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As the Pope Turns, the Villain in the Vatican

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HE WAS once called “God’s Rottweiler,” but the entanglement of scandal that has become Pope Benedict’s reign and will be his legacy is now morphing into the stuff of potboiler melodrama. Think Godfather III, the reality show edition.

The paper claims that around the time that Pope Benedict decided to step down, the pontiff learned of a faction of gay prelates in the Vatican who may have been exposed to blackmail by a group of male prostitutes in Rome. The revelations allegedly appeared in a 300-page report by three cardinals that the pope commissioned to investigate the release of internal documents by his butler, the so-called “Vatileaks” scandal. (A Vatican spokesman has refused to confirm or deny La Repubblica’s claims, and the internal Vatican report is reportedly stowed away in a papal safe for Pope Benedict’s successor to peruse.) [Foreign Policy]

The Vatileaks scandal requires a guide, however, even if you don’t have one you would end up at the same place. From July 2012, a partial list of leading characters, but remember, this is just the teaser:

The leaks point to at least three shadowy, interlocking plots: an anonymous campaign to undermine Cardinal Tarcisio Bertone, the Vatican secretary of state and Pope Benedict XVI’s top deputy; a struggle over the future of the Vatican bank; and an effort by Italian cardinals to gain more influence over the choice of Benedict’s successor.

The Italian newspaper La Repubblica [ht HuffPost] broke the story wide, and today the Vatican responded with outrage and indignation, the perpetual position when attempting to protect a papacy.

(Vatican Radio) In this week’s editorial, Fr. Federico Lombardi, sj, speaks of the external challenges and pressures put on the Church since the resignation of Pope Benedict and leading up to the upcoming conclave. Fr. Lombardi is the director of the Press Office of the Holy See. Read Vatican Radio’s English translation below.


The journey of the Church in these last weeks of Pope Benedict XVI’s pontificate and up until the election of the new Pope – passing through the sede vacante and the conclave – is very demanding, given the newness of the situation. We do not – and we rejoice – have to carry the pain of the death of a much-loved Pope, but we have not been spared another test: that of the multiplication of the pressures and considerations that are foreign to the spirit with which the Church would like to live this period of waiting and preparation.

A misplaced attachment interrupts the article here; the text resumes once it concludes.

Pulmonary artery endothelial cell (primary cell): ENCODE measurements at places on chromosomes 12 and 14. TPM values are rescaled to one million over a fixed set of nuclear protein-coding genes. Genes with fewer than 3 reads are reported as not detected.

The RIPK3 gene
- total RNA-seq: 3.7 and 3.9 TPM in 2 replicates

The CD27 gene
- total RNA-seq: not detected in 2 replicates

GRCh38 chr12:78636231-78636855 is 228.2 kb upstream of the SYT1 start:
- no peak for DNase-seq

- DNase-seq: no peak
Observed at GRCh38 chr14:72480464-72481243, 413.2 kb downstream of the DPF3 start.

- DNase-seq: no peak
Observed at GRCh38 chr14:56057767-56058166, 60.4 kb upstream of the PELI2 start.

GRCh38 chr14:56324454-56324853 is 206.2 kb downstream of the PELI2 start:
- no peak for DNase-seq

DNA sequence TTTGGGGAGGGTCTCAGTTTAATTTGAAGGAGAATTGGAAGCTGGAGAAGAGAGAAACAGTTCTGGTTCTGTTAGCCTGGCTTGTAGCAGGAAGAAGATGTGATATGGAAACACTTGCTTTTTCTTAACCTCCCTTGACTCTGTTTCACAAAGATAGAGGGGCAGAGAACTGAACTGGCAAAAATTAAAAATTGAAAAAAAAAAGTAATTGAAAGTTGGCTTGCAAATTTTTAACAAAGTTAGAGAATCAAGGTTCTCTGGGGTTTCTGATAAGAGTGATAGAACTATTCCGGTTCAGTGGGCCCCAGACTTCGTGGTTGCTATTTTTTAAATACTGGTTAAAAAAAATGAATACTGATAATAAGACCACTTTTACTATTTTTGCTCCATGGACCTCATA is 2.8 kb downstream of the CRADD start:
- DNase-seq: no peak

There is no lack, in fact, of those who seek to profit from the moment of surprise and disorientation of the spiritually naive to sow confusion and to discredit the Church and its governance, making recourse to old tools, such as gossip, misinformation and sometimes slander, or exercising unacceptable pressures to condition the exercise of the voting duty on the part of one or another member of the College of Cardinals, who they consider to be objectionable for one reason or another.

In the majority of cases, those who present themselves as judges, making heavy moral judgments, do not, in truth, have any authority to do so. Those who consider money, sex and power before all else and are used to reading diverse realities from these perspectives, are unable to see anything else, even in the Church, because they are unable to gaze toward the heights or descend to the depths in order to grasp the spiritual dimensions and reasons of existence. This results in a description of the Church and of many of its members that is profoundly unjust.

But all of this will not change the attitude of believers; it will not erode the faith and the hope with which they see the Lord, who promised to accompany his Church. According to the indications of Church law and tradition, we want this to be a time of sincere reflection on the spiritual expectations of the world and on the faithfulness of the Church to the Gospel, of prayer for the assistance of the Spirit, of closeness to the College of Cardinals that is preparing for the demanding service of discernment and choice that is asked of it and for which it principally exists.